Stocks are higher and Mortgage Bonds are lower so far this morning. Initial Jobless Claims were released for the week ending March 8, and Claims fell 9k to 315k from last week’s slightly upwardly revised figure. This was much stronger than estimates of 330k, and the lowest reading in over 3 months. Claims have been trending lower which is encouraging for the economy. It remains to be seen whether this translates to real job growth.
Retail Sales were reported this morning and the headline number was released up 0.3%, which was higher than the 0.2% expected. When stripping out Autos and Gas, Sales were reported up 0.3%, which was also stronger than expectations. This was the first positive read we have seen in 3 months. Although this month’s release was higher, last month’s weak figures were revised even lower from -0.4% to -0.6%. We have to remember that after a decline, you need an even larger snap back to regain the ground lost. Here is an example: If an indicator fell by 25%, it would need at 33% gain to get back to even. Or if an indicator lost 33%, it would need a 50% gain to get back to even. So when we see these economic reports decreasing one week and then bouncing back the next, we have to remember that a larger bounce back is needed to regain all of the losses.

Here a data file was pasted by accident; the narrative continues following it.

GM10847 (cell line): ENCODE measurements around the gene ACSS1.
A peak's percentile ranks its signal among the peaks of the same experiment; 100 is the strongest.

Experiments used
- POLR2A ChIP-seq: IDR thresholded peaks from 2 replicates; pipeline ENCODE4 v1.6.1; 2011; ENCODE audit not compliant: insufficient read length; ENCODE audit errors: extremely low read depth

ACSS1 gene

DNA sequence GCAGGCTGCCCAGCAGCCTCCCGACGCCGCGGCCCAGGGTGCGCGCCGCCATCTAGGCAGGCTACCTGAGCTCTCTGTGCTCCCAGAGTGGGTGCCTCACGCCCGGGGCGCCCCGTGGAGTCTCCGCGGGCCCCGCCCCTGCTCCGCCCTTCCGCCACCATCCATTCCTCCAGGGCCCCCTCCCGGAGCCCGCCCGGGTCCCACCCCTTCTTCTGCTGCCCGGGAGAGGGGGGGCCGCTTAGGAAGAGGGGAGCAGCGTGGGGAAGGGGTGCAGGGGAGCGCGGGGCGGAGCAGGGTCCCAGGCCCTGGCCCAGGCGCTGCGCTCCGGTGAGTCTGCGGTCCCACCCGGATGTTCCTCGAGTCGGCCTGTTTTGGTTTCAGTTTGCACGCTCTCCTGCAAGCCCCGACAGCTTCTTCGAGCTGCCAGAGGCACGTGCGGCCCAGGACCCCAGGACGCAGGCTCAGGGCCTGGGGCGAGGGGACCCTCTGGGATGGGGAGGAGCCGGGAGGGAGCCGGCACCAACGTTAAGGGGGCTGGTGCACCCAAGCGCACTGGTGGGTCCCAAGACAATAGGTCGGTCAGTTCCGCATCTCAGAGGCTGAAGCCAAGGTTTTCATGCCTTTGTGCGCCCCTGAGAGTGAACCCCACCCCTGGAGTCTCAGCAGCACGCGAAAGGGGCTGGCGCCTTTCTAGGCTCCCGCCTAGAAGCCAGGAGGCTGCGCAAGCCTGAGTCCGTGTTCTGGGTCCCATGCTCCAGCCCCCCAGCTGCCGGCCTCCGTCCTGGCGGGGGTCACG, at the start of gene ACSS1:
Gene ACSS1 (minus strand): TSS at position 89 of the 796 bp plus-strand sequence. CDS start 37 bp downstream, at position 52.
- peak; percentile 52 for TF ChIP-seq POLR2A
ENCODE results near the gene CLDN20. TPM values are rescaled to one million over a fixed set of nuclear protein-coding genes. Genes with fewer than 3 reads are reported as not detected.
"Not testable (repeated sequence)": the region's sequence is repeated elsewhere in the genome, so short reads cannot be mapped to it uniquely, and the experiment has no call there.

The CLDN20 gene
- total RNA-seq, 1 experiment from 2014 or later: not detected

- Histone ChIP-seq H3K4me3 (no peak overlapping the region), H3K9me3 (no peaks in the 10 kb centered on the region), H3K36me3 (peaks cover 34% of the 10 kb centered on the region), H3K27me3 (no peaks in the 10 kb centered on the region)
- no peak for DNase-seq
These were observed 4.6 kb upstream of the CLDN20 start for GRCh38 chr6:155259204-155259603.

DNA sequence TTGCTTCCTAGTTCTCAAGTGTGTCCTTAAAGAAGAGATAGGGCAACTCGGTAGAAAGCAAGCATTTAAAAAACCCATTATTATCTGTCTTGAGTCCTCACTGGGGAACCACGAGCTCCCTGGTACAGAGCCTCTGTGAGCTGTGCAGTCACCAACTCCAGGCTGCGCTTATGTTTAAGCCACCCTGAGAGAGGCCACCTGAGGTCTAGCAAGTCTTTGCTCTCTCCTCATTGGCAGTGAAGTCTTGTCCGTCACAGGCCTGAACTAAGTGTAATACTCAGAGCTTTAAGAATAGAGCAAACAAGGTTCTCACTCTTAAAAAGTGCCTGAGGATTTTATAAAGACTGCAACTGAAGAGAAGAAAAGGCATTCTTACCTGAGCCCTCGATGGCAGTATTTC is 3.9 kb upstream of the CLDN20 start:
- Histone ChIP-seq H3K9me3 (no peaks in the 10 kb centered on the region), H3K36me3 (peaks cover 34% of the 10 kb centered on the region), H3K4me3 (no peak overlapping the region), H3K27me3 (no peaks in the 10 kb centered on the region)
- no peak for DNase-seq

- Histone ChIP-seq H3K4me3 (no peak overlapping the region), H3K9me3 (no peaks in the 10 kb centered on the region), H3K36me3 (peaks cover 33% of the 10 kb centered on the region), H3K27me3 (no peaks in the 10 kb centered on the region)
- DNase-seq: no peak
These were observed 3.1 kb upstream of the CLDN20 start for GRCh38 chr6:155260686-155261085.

Later today there will be a $13B 30-year Treasury Bond Auction, which is always a potential market mover. Yesterday’s 10-year Treasury Note Auction was graded an “A” and helped push Mortgage Bonds higher. Result was better mortgage rates in the afternoon and this morning.
Mortgage Bonds are trading in a very tight range between support at the 200-day Moving Average and overhead resistance at the 50-day Moving Average. Two days ago there was a “Golden Cross”, which is a pattern formed when the 50-day Moving Average crosses upwards above the 200-day Moving Average. This is a bullish signal and often signifies better pricing ahead. The 10-year Treasury Note Yield was trying to “hold the line” and remain below the 50-day Moving Average, which is has. We can begin the day carefully floating, but should Mortgage Bonds break beneath support, we may have to switch our bias.